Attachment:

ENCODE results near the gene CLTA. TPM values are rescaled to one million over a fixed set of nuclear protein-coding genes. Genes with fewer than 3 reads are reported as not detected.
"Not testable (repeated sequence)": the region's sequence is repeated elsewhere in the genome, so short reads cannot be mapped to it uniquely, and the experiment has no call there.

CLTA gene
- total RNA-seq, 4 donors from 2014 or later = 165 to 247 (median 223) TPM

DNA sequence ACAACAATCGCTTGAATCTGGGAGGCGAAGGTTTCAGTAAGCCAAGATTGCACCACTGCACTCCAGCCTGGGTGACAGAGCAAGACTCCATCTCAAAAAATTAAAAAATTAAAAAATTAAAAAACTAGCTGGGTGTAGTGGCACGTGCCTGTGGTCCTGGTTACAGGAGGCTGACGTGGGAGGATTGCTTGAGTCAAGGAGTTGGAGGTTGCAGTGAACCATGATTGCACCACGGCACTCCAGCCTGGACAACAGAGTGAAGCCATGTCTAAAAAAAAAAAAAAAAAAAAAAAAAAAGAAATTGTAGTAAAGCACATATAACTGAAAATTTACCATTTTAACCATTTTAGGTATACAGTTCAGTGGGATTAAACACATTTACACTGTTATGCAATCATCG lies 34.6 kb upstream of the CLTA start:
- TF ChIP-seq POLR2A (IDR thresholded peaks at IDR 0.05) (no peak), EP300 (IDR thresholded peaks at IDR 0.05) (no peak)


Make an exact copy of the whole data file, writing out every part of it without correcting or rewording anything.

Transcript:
ENCODE results near the gene CLTA. TPM values are rescaled to one million over a fixed set of nuclear protein-coding genes. Genes with fewer than 3 reads are reported as not detected.
"Not testable (repeated sequence)": the region's sequence is repeated elsewhere in the genome, so short reads cannot be mapped to it uniquely, and the experiment has no call there.

CLTA gene
- total RNA-seq, 4 donors from 2014 or later = 165 to 247 (median 223) TPM

DNA sequence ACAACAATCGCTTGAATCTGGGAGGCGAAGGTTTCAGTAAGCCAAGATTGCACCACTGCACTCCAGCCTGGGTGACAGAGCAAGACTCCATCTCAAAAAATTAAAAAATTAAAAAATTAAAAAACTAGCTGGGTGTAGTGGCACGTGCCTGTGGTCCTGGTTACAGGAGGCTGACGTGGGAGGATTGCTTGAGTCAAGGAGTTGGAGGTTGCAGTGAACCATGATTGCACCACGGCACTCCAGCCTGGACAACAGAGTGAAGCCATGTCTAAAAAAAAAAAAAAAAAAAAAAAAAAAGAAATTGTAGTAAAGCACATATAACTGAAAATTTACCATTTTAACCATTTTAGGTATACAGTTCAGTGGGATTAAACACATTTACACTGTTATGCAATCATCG lies 34.6 kb upstream of the CLTA start:
- TF ChIP-seq POLR2A (IDR thresholded peaks at IDR 0.05) (no peak), EP300 (IDR thresholded peaks at IDR 0.05) (no peak)